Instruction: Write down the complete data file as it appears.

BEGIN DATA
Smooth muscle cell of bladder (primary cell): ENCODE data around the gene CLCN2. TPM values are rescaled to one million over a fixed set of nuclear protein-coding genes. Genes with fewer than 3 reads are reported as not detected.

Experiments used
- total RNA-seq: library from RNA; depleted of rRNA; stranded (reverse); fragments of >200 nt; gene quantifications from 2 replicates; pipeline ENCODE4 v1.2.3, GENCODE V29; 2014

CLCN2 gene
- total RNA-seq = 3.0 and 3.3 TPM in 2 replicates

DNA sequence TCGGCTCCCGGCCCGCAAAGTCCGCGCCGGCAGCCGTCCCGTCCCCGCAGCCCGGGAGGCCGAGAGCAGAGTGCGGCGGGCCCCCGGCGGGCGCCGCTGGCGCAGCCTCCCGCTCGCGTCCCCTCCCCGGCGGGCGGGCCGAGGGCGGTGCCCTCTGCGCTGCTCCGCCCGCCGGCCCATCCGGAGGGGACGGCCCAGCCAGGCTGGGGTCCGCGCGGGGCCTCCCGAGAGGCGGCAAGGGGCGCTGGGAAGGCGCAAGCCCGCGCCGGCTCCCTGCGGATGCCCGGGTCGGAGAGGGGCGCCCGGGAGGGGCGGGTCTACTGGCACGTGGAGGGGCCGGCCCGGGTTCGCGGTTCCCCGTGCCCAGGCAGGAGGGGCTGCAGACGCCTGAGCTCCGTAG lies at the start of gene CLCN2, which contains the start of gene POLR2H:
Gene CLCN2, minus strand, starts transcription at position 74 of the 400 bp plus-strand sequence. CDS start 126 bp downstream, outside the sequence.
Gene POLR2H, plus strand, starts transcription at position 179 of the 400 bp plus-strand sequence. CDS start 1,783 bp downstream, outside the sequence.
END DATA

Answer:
Smooth muscle cell of bladder (primary cell): ENCODE data around the gene CLCN2. TPM values are rescaled to one million over a fixed set of nuclear protein-coding genes. Genes with fewer than 3 reads are reported as not detected.

Experiments used
- total RNA-seq: library from RNA; depleted of rRNA; stranded (reverse); fragments of >200 nt; gene quantifications from 2 replicates; pipeline ENCODE4 v1.2.3, GENCODE V29; 2014

CLCN2 gene
- total RNA-seq = 3.0 and 3.3 TPM in 2 replicates

DNA sequence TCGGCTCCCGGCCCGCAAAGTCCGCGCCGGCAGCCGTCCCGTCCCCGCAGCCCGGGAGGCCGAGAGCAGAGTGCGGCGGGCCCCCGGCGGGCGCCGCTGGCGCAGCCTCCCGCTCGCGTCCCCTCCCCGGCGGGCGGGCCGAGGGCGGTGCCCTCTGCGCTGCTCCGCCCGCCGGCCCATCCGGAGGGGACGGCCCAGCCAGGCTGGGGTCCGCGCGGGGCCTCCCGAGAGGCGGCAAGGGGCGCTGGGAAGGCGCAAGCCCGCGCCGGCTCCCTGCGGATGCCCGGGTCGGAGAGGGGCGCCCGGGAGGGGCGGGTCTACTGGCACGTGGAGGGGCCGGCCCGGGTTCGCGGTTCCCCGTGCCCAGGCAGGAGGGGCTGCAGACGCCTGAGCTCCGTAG lies at the start of gene CLCN2, which contains the start of gene POLR2H:
Gene CLCN2, minus strand, starts transcription at position 74 of the 400 bp plus-strand sequence. CDS start 126 bp downstream, outside the sequence.
Gene POLR2H, plus strand, starts transcription at position 179 of the 400 bp plus-strand sequence. CDS start 1,783 bp downstream, outside the sequence.